How HMRC Changes to Construction Industry Scheme Could Impact Construction Workers
Changes to the Construction Industry Scheme (CIS) came into force at the start of the tax year in April which have the potential to impact on contractors and subcontractors who work within the scheme. David Redfern, tax preparation specialist and director of DSR Tax Refunds Ltd, explains these changes to the CIS and how they could affect contractors and subcontractors who operate within the scheme.
The government announced that they were launching a consultation into suspected abuse of the Construction Industry Scheme in the Spring Budget of 2020. As a result of the consultation, four changes to the CIS were published under the measure entitled “Changes to tackle Construction Industry Abuse”. These came into effect on 6th April 2021. Redfern explains, “The very nature of the construction industry means that it has long been subject to concerns that those within the industry are able to avoid some of their tax liabilities – indeed, the Construction Industry Scheme was introduced as a result of those fears. These new measures close a few of the existing loopholes to ensure full compliance by scheme members and as a result, should not have too much impact on workers if they are already working towards being HMRC compliant”. The four measures relate to CIS set-off amendment powers; cost of materials; deemed contractors and CIS registration penalties.
Changes to CIS set-off amendment powers and the cost of materials measures are the changes most likely to impact on CIS subcontractors. The first change allows HMRC to make real time changes to a subcontractor’s CIS deductions while the second change ensures that only materials which have been purchased directly by a contractor are allowed as a legitimate expense. Redfern stated, “Subcontractors must ensure that they have directly incurred the cost of the materials which they are claiming as an allowable expense – this is, of course, something that should always have been the case with allowable expenses only being legitimate for expenses which have been wholly and exclusively incurred in the line of employment and this new measure just makes that explicit. As for amending a subcontractor’s CIS deductions in real-time – this should have little impact where subcontractors and their contractors have been sticking to the intention of the rules. Whilst the changes will help to prevent errors or omissions in real-time CIS reporting, HMRC can also use the rule to prevent employers from abusing the CIS to make erroneous claims”. The CIS set-off amendment power also enables HMRC to prevent certain employers from making similar erroneous claims.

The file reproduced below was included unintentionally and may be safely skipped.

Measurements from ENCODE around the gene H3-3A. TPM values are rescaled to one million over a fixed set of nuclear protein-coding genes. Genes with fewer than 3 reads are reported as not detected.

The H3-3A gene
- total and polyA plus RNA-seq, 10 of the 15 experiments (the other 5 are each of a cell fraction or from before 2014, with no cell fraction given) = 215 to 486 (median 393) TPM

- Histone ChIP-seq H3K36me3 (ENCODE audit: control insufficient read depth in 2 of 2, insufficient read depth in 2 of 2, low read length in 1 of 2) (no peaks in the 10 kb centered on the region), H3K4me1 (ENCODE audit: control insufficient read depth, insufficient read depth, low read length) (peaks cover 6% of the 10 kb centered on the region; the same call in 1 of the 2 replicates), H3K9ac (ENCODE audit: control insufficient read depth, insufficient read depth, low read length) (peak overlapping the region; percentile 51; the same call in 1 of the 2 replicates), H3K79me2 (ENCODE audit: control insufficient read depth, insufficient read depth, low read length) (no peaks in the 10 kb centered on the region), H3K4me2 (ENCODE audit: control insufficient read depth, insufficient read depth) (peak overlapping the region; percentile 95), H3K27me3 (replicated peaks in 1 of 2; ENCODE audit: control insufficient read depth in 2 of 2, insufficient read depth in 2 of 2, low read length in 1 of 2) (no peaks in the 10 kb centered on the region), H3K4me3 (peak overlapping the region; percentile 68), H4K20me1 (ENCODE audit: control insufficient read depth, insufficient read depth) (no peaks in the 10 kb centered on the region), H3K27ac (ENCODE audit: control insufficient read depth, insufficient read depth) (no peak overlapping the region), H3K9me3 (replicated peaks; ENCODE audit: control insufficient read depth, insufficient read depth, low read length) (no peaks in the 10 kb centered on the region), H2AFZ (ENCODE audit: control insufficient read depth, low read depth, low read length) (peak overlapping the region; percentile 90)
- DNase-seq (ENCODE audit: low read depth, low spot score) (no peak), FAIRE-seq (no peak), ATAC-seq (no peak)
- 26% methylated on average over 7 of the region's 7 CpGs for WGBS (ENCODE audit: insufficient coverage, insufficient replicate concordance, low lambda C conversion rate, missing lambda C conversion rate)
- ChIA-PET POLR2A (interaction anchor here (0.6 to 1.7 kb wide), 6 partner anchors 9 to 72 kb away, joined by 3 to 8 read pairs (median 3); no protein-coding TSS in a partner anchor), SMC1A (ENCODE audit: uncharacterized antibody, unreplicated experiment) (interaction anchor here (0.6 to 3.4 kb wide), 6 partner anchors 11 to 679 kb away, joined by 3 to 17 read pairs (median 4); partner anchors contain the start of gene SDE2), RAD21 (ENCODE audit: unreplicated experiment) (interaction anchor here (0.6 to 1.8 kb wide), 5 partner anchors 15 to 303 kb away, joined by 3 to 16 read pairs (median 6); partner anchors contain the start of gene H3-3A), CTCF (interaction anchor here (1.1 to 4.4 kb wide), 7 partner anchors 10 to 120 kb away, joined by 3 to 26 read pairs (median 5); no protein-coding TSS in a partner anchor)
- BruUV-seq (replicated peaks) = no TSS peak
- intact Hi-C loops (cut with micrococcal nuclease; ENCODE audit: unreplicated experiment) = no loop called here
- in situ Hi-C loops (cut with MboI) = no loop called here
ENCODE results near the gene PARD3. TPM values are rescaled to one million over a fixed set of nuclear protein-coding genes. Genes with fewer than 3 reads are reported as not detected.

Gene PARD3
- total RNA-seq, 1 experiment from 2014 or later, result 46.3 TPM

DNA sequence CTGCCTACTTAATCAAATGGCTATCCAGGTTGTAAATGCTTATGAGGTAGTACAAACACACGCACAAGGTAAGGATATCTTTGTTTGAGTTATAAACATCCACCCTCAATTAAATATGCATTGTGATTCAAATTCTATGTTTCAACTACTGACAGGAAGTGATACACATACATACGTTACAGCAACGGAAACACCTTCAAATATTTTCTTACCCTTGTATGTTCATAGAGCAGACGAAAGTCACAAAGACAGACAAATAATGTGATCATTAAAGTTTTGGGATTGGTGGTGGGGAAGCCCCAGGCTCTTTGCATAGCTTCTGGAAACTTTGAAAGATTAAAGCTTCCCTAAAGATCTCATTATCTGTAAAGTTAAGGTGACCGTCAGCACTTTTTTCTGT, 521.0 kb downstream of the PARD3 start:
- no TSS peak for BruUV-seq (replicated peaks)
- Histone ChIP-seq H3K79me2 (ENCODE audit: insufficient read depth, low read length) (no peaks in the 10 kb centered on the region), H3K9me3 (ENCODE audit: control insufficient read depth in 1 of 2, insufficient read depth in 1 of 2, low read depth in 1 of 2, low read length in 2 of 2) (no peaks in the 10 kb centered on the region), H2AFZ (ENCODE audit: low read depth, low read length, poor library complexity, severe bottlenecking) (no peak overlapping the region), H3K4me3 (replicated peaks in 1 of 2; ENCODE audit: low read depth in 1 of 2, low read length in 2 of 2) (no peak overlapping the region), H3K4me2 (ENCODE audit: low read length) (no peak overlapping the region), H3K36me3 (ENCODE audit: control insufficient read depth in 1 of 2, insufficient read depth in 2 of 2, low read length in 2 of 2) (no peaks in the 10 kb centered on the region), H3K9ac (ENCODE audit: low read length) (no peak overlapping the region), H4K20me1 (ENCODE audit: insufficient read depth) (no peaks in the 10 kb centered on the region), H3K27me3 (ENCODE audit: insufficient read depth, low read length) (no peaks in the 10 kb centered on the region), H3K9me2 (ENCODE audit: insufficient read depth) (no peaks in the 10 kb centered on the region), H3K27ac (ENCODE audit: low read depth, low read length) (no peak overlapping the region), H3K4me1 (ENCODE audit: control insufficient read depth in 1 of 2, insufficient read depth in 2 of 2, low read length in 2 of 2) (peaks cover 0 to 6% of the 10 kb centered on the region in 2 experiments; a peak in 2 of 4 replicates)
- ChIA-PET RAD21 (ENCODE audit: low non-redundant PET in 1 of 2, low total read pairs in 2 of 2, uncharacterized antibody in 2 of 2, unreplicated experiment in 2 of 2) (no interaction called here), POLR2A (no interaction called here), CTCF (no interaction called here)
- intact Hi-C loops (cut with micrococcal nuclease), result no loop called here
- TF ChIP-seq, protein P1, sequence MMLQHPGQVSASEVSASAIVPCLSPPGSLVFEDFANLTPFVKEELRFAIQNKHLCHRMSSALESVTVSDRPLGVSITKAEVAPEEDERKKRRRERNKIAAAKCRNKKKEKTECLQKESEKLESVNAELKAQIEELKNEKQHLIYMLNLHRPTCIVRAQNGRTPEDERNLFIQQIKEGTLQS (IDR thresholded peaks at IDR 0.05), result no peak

The changes relating to deemed contractors and CIS registration penalties have less potential impact on subcontractors, aimed at preventing abuse by contractors. With regard to deemed contractors, this measure amends the rules for determining which organisations operating outside the construction sector need to operate the CIS. Redfern explained, “Organisations which commence large construction projects can be deemed to be contractors under the CIS if their construction expenditure exceeds a certain amount in any given tax year, currently set at £3 million – this change will require such companies and organisations to check their construction expenditure more frequently, in real time, rather than accounting at the end of the year. As for the CIS registration penalties, these measures toughen up enforcement against those who make false statements with regard to applying for gross payment status or payment under deduction, whether they are themselves making the false statement or enabling others to do so and thus, only impact on those within the scheme who are aiming to abuse the CIS rules”. This change also means that individuals and companies could now be liable to a penalty if they are in a position to exercise influence or control over the person making the application.
The new measures came into effect on 6th April 2021 and will impact CIS subcontractors in their 2021-22 Self Assessment tax returns. Subcontractors who have not yet completed their 2020-21 tax return are encouraged to contact DSR Tax Refunds Ltd on 0115 795 0232 or via their website for help in ensuring they are claiming their full allowable expenses under the CIS.
About DSR Tax Refunds Ltd
DSR Tax Refunds Ltd is a firm of tax preparation experts who specialise in CIS tax returns for construction workers working within the Construction Industry Scheme (CIS) as well as employees who are eligible to claim a tax refund for their work-related expenses, including employees working from home as a result of the Covid19 pandemic. Their friendly and helpful team can help with all relevant paperwork to ensure clients claims are handled in an accurate and efficient manner.
For more about DSR Tax Refunds Ltd, visit https://tax-refunds.co.uk/
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